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Building a prostate

This work has strong implications for understanding cancer.—Massimo Loda

Researchers have produced a functional prostate by transplanting a single stem cell expressing a characteristic set of four molecular markers into mice1. We asked three experts about the implications.

Connie Eaves:

That a single cell can regenerate a complete tissue was first demonstrated in the blood-forming system over 50 years ago. More surprising have been recent findings that highly structured epithelial tissues can also be regenerated in vivo from a single cell. Examples include mammary, skin and intestinal stem cells. Given the conservation of fundamental developmental processes, we can predict these findings will be extrapolated in the near future to many types of adult human tissue stem cells.

Director, Terry Fox Laboratory, British Columbia Cancer Agency, Vancouver, British Columbia, Canada.

Massimo Loda:

There may not be much direct clinical value in rebuilding a prostate, as it is a nonessential organ, and the required correct anatomical relationship between ducts and secretory glands in the transplant with those in the recipient would be hard to achieve. This work, however, has strong implications for understanding cancer. The findings should make it possible to define the hierarchical relationship of epithelial lineages in the prostate and to obtain a complete molecular characterization of these progenitor cells while quiescent and through differentiation. The generation of models of stem cell–derived prostate cancer will be possible through targeted genetic manipulation of these cells. Such models in turn will lead to the definition of molecularly defined subtypes of human prostate cancer—and ultimately to the understanding of the part played by prostate cancer stem cells in the development of resistance to the standard therapy, blocking signaling through the androgen receptor.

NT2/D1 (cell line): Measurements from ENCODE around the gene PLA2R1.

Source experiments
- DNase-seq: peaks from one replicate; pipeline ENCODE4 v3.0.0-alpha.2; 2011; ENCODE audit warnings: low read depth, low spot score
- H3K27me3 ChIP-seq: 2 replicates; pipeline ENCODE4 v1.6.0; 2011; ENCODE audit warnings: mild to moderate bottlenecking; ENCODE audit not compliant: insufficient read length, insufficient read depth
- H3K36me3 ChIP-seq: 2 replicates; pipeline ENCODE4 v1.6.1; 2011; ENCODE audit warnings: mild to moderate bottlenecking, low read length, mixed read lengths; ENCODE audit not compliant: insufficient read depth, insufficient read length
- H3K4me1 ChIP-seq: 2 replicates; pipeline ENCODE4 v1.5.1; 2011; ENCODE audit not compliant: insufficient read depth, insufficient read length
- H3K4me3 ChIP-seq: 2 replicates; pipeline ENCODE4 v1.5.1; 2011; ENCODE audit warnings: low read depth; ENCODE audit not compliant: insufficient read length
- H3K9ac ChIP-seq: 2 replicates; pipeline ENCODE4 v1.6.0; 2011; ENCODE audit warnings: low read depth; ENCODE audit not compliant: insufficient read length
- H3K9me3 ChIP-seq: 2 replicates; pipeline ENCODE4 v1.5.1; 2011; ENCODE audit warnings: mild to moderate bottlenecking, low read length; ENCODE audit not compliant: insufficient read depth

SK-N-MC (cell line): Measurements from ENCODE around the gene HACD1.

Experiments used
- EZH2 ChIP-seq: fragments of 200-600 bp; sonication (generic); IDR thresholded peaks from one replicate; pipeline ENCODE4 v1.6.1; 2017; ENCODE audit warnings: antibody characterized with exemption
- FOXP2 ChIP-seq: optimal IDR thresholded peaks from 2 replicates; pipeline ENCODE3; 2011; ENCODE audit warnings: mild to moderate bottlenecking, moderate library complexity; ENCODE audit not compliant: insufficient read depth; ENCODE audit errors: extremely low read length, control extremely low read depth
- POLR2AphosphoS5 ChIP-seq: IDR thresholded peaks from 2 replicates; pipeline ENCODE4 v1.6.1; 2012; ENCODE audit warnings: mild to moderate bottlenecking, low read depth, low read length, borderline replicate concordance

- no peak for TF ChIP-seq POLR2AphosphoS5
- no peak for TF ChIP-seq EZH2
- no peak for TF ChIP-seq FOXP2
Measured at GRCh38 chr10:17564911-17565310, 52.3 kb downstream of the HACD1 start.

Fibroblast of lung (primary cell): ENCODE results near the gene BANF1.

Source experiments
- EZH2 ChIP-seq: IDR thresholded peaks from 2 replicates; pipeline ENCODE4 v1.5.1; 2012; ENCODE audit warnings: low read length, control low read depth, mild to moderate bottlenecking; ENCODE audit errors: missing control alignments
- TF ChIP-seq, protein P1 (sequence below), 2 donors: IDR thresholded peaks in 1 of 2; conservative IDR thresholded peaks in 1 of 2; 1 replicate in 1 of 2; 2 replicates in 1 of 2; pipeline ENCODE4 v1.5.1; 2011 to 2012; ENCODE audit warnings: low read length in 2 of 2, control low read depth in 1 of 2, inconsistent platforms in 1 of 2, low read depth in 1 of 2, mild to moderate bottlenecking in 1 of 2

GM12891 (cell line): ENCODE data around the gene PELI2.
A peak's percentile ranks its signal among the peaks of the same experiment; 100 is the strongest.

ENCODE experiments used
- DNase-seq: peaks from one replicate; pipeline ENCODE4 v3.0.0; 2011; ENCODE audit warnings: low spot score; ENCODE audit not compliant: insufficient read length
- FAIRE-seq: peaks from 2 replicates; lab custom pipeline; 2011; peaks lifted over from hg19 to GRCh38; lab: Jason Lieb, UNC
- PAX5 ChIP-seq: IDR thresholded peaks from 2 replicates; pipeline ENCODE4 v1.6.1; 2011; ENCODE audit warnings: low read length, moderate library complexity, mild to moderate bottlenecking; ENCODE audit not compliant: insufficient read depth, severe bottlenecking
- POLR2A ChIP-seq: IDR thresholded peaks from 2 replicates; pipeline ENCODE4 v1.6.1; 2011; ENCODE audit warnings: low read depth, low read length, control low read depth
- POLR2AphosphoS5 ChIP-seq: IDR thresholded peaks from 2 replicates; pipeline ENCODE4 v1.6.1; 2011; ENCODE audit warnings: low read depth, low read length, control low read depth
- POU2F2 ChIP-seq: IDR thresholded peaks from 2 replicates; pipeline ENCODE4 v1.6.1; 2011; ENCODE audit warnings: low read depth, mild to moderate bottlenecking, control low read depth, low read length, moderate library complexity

A functional prostate grows from a single stem cell grafted onto the kidney. Credit: Nature

Professor of Pathology, Dana-Faber Cancer Institute, Harvard Medical School, Boston, Massachusetts, USA.

John T. Isaacs:

This work could lead to the identification of the molecular characteristics of the self-renewing cancer-initiating cell in the prostate.

Finding this cell is crucial for resolving a major therapeutic dilemma. Nonmalignant prostate epithelial adult stem cells (ASCs) do not require expression of androgen receptor for their growth or glandular development. If prostate cancer is derived from such a transformed ASC, then development of additional forms of androgen ablation therapy will be futile.

Alternatively, a growing body of data suggests that prostate cancer is derived from androgen receptor–expressing intermediate progeny of the ASC that acquire stem cell–like self-renewal ability during malignant transformation, in a process requiring androgen receptor signaling. If an intermediate cell requiring the androgen receptor is the prevalent origin of prostate cancer, then development of more effective forms of androgen ablation therapy should be a major focus of drug development.

The studies of Leong et al. should help resolve this central therapeutic question.

Professor of Oncology and Urology, Johns Hopkins School of Medicine, Baltimore, Maryland, USA.


  1. Leong, K.G., Wang, B.-E., Johnson, L. & Gao, W.Q. Generation of a prostate from a single adult stem cell. Nature published online, doi:10.1038/nature07427 (22 October 2008).

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Building a prostate. Nat Med 14, 1317 (2008).

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